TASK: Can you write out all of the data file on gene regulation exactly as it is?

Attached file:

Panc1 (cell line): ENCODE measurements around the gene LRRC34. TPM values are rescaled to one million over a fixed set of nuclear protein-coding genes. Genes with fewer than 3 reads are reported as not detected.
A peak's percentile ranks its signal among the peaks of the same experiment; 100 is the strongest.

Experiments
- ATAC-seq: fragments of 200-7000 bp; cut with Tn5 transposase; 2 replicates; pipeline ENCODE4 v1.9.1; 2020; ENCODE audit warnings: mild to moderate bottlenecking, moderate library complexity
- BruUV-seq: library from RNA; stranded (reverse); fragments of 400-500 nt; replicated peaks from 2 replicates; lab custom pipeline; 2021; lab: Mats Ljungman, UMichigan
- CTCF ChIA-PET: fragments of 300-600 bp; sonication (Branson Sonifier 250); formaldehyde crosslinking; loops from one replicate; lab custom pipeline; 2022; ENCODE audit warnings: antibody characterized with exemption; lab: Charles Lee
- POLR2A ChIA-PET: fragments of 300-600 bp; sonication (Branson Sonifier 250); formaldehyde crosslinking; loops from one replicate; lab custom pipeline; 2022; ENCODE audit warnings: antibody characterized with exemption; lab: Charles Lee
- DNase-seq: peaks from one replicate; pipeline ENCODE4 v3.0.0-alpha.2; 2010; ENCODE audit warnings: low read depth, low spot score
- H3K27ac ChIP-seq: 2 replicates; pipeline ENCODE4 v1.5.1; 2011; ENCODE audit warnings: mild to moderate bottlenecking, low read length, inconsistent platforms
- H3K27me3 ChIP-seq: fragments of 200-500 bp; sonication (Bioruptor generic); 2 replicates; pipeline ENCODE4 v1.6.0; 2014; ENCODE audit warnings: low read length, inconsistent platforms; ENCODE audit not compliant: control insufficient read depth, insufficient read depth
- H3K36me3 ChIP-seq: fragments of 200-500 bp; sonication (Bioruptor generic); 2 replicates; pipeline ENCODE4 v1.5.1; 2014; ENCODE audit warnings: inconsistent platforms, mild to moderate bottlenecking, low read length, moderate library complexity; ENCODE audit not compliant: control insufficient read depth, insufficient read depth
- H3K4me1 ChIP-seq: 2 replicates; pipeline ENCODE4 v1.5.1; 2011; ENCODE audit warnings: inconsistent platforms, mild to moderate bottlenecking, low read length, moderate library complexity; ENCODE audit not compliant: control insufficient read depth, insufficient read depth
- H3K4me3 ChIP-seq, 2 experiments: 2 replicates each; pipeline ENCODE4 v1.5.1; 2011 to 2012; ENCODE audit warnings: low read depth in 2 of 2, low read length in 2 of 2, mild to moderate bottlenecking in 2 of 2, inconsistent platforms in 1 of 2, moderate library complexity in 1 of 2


Panc1 (cell line): ENCODE measurements around the gene LRRC34. TPM values are rescaled to one million over a fixed set of nuclear protein-coding genes. Genes with fewer than 3 reads are reported as not detected.
A peak's percentile ranks its signal among the peaks of the same experiment; 100 is the strongest.

Experiments
- ATAC-seq: fragments of 200-7000 bp; cut with Tn5 transposase; 2 replicates; pipeline ENCODE4 v1.9.1; 2020; ENCODE audit warnings: mild to moderate bottlenecking, moderate library complexity
- BruUV-seq: library from RNA; stranded (reverse); fragments of 400-500 nt; replicated peaks from 2 replicates; lab custom pipeline; 2021; lab: Mats Ljungman, UMichigan
- CTCF ChIA-PET: fragments of 300-600 bp; sonication (Branson Sonifier 250); formaldehyde crosslinking; loops from one replicate; lab custom pipeline; 2022; ENCODE audit warnings: antibody characterized with exemption; lab: Charles Lee
- POLR2A ChIA-PET: fragments of 300-600 bp; sonication (Branson Sonifier 250); formaldehyde crosslinking; loops from one replicate; lab custom pipeline; 2022; ENCODE audit warnings: antibody characterized with exemption; lab: Charles Lee
- DNase-seq: peaks from one replicate; pipeline ENCODE4 v3.0.0-alpha.2; 2010; ENCODE audit warnings: low read depth, low spot score
- H3K27ac ChIP-seq: 2 replicates; pipeline ENCODE4 v1.5.1; 2011; ENCODE audit warnings: mild to moderate bottlenecking, low read length, inconsistent platforms
- H3K27me3 ChIP-seq: fragments of 200-500 bp; sonication (Bioruptor generic); 2 replicates; pipeline ENCODE4 v1.6.0; 2014; ENCODE audit warnings: low read length, inconsistent platforms; ENCODE audit not compliant: control insufficient read depth, insufficient read depth
- H3K36me3 ChIP-seq: fragments of 200-500 bp; sonication (Bioruptor generic); 2 replicates; pipeline ENCODE4 v1.5.1; 2014; ENCODE audit warnings: inconsistent platforms, mild to moderate bottlenecking, low read length, moderate library complexity; ENCODE audit not compliant: control insufficient read depth, insufficient read depth
- H3K4me1 ChIP-seq: 2 replicates; pipeline ENCODE4 v1.5.1; 2011; ENCODE audit warnings: inconsistent platforms, mild to moderate bottlenecking, low read length, moderate library complexity; ENCODE audit not compliant: control insufficient read depth, insufficient read depth
- H3K4me3 ChIP-seq, 2 experiments: 2 replicates each; pipeline ENCODE4 v1.5.1; 2011 to 2012; ENCODE audit warnings: low read depth in 2 of 2, low read length in 2 of 2, mild to moderate bottlenecking in 2 of 2, inconsistent platforms in 1 of 2, moderate library complexity in 1 of 2